Christmas had lost most of its novelty by the time I was 21. Every year we had the same family parties, sang the same carols, told the same stories, took plates of homemade candy to our neighbors and bought presents for our family and friends. I still loved Christmas and all that it celebrated, but it had lost the wonder and excitement that I experienced as a child–Christmases with Santa sneaking in magically in the night, wondering sleeplessly what would be under the tree in the morning. The Christmas that I spent in Ulan Ude, Russia was the Christmas that helped me rediscover the magic of Christmas.
We had an appointment to meet with the Kolmakovs for a family night the Monday before Christmas. The Kolmakovs were a remarkable family–Tatiana, the mother, was baptized with her daughter Anya only three weeks earlier. The other children, Galya and Kolya, were baptized a month previous to them. My companion and I arrived to a busy, warm and full home. Their one-room apartment had seemed primitive and impossibly small to me the first time I had visited them but now it felt full of love and cooperation. Tatiana was preparing family night refreshments, Anya was setting up a poster on the wardrobe for a game to be played later that night, Galya and Kolya were helping us get inside and settled and helping with everything else. The fire was lit in their little stove/oven/fireplace and the spirit of family love and cooperation was thick. This spirit in their tiny home was one of the first and most remarkable changes that we noticed after their conversion. It felt like home at their house–my home, my companion’s home; anyone who has lived in a home with the spirit finds its presence familiar and immediately welcoming.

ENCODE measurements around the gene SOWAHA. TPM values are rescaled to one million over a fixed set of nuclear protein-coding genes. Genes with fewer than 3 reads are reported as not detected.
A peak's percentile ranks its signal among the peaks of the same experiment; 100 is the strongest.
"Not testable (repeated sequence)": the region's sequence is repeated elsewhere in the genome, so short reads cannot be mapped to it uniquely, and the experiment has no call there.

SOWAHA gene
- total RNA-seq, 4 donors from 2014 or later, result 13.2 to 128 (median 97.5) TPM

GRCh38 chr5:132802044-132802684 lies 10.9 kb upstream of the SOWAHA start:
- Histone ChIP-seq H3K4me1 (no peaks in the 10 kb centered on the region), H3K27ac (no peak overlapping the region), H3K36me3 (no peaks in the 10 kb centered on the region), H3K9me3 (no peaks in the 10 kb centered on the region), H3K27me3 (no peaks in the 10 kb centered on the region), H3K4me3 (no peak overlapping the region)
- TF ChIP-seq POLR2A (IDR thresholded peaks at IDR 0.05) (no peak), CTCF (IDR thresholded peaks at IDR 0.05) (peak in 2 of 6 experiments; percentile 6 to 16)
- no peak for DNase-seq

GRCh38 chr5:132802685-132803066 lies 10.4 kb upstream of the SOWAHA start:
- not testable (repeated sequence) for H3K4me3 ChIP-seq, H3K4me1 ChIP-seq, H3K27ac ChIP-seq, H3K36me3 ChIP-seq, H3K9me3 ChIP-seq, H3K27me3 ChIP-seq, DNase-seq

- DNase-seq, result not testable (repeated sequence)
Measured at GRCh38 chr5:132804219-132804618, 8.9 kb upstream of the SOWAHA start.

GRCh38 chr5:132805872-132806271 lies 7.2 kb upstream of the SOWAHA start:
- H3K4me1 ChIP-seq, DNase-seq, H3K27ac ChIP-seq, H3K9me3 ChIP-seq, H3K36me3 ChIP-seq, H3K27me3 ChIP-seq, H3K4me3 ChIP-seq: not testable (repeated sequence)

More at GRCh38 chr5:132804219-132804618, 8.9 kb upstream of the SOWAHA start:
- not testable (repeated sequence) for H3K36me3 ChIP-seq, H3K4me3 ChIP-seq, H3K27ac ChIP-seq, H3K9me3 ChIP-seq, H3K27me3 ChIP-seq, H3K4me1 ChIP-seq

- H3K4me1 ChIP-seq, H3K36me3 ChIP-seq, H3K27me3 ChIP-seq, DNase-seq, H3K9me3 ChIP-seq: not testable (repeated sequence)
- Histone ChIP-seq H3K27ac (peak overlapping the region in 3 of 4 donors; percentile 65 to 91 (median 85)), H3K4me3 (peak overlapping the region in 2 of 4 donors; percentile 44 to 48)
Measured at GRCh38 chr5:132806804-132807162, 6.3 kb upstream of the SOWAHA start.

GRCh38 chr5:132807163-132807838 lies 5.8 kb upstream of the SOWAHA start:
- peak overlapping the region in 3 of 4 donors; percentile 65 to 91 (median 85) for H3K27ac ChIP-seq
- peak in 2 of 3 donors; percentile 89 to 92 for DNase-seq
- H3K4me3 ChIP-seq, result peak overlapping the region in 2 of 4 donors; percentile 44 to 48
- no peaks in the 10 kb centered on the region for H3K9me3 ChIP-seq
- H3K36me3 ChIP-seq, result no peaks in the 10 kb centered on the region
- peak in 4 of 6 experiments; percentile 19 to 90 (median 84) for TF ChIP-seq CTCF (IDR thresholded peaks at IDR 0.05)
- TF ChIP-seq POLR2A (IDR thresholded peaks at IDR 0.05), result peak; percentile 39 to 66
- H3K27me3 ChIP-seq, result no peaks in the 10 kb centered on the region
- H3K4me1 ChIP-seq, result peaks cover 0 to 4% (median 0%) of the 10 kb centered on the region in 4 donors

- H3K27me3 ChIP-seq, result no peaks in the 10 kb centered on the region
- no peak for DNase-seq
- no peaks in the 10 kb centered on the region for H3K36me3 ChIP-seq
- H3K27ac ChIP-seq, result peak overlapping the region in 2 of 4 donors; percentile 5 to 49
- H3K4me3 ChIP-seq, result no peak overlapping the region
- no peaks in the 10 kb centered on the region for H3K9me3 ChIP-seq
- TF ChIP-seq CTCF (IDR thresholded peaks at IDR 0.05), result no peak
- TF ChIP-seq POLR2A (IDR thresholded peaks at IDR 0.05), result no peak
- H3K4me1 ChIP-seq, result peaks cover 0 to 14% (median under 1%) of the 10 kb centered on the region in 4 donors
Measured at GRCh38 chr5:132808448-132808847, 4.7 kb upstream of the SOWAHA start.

After catching up on their week’s activities and progress in the Book of Mormon, we settled down around their single couch. A hymn and a prayer intensified the loving feeling of the spirit and we turned our attention to Tatiana for the spiritual thought. She began by apologizing for the simpleness of the lesson.
“I am sorry, because I know that you have heard this story so many times before, but we have never heard it. When I grew up, we were taught not to believe in God and the story of Jesus Christ was told to us like a fairy tale. So we decided to learn about when Christ was born.
“It says in the Bible that His mother was visited by an angel who told her that she was going to have a baby and the baby was going to be the Son of God! Then they went to Bethlehem to pay some taxes and she was going to have the baby at that time–”
At this point, Kolya broke in with great excitement–
“And there were shepherds out near the city and a whole bunch of angels appeared to them and told them that the Christ was born in Bethlehem! So they went to see him!! Even they knew that He was the Son of God.”
The story continued with the same tone of amazement at the literal miracle of the birth of the Savior. Their eyes were bright and wide with excitement about this new story–this miracle of all miracles. I had never seen Christmas for the first time before–never had such a sense of excitement at Christ’s miraculous birth. I watched them tell us the story–finally understanding what it meant to have a Savior. This was something that I could only learn from them. Not only did their Savior live a miraculous life, He entered the world with angels at His side.
I had not even realized how much other stuff I allowed into my Christmas because I thought that I needed to intensify the Spirit of Christmas. Christmas does not need extra stories, symbols or songs for us to feel awed and amazed at what we are celebrating. The story of Christ’s birth can fill us with wonder each time that we hear it. It is the greatest miracle that has ever happened in the history of the world– His birth, life, death and resurrection communicate the most powerful love and mercy that exists in the universe.
And I will always love them for teaching me that.